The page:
My boyfriend recently deleted his Facebook account. No fanfare, no drama, just didn’t need it.
So. Freakin’. Cool.
It had this subversive and radical quality – there was a “how could you” type gasp in my throat, a sneaky feeling of being a co-conspirator to something naughty, and then I felt giddy when I briefly considered doing it as well.
I’m not ready to pull the plug just yet. I still like seeing what my friends are getting in to, peeking at their adorable babies, and sharing with the interwebs what I think is neat or funny or interesting. It’s still a decent way for me to stay connected, so long as I keep it in its proper place, which is a small, seldom checked place in the distant sidelines of my awareness, and I’m the boss.
I’m pretty proud that I’m not a slave to checking Facebook all that much. I maintain a healthy relationship to it (these days) But sometimes I’ll catch myself mindlessly scrolling through and I start to get sucked into a black, stenchy pit of comparison. I realized I felt like shit sometimes and I didn’t know why right away. My friend list is pretty intentionally cultivated and groomed so I don’t have to see hateful bullshit, ignorant politics, or negative garbage. And my friends are creative, witty, fiercely intelligent, big-hearted badasses. So they’re not the problem.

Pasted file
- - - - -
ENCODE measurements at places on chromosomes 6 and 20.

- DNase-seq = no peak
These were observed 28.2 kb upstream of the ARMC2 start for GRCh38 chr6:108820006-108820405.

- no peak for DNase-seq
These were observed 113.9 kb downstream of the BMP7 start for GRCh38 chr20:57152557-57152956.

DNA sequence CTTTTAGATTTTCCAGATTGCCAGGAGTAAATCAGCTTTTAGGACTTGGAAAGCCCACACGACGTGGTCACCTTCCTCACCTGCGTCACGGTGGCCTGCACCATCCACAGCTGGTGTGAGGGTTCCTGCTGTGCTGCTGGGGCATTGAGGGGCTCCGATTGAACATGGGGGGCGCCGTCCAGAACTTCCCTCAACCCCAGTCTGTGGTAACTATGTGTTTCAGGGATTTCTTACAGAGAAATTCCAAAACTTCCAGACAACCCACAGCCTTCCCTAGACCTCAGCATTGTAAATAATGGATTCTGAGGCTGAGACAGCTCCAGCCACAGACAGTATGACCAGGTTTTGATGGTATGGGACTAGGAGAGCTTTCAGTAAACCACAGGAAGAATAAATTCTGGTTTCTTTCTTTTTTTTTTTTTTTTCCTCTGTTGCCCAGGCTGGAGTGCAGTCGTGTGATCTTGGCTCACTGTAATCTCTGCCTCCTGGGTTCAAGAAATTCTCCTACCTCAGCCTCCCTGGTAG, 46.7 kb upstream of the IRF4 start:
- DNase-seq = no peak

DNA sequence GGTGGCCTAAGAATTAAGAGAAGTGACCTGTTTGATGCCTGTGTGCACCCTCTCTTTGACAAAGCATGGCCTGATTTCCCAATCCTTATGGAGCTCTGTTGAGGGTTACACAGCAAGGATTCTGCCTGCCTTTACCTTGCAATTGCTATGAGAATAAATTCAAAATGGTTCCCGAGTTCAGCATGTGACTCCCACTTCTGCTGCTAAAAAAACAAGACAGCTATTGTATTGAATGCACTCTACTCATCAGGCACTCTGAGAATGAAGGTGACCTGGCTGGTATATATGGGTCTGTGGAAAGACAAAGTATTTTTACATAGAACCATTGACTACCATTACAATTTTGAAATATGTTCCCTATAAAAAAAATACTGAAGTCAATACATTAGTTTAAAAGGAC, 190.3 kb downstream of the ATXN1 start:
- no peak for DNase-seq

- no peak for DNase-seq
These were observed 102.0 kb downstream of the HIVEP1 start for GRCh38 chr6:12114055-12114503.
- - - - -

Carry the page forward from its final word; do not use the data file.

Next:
Surprise! It was the stream of thoughts I had scrolling through my head. The problem was with the stories I was telling about my amazing friends and then the matching story that I paired with it to shit-talk myself. “Oh she’s pretty!” (prettier than me) “His life is so awesome!” (better than my crappy life) “Ooh, they went to Croatia!” (I’ll never go anywhere)…These thought were just humming along in the background , and they picked up quite a momentum. (They roll on a well-grooved track, laid down and maintained with more than 20 years of low self-worth, and funky, busted-ass belief systems.) I was feeling like a miserable worthless loser but I barely understood why.
I wasn’t aware of these background thoughts until recently. It’s a practice to spot ’em, and it requires a lot of patience and love to start laying new track for better thought systems. It was frustrating as this first came to light: I knew intellectually that what people post on FB is just a snapshot of a part of their life, no one’s perfect, everyone has their challenges and heart breaks, and I have a lot of stuff to be happy with in my own life….I KNEW this, but it takes time for me to catch up in my deep-down.
I know I’m not making a new observation here, but I felt compelled to add my take on the whole thing. I read something recently (but enough time has passed that I forget the exact details so forgive me if you also read this and realize how much I’m fumbling with the retell) It was about someone struggling in college, feeling depressed, lonely and disconnected. This person would look at Facebook and believe everyone else was feeling better, doing better, living happier lives, having more fun. Apparently this belief contributed to the individual choosing to end their life. At the funeral, their friends shared the real story behind each “perfect” picture. One friend shared how her picture was taken on a terrible day; her grandmother had just passed away and she was feeling devastated, despite the happy face that she showed the world.